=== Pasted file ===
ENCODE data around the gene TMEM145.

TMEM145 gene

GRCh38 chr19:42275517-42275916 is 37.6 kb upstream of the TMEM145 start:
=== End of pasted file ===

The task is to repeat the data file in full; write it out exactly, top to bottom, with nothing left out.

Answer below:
ENCODE data around the gene TMEM145.

TMEM145 gene

GRCh38 chr19:42275517-42275916 is 37.6 kb upstream of the TMEM145 start: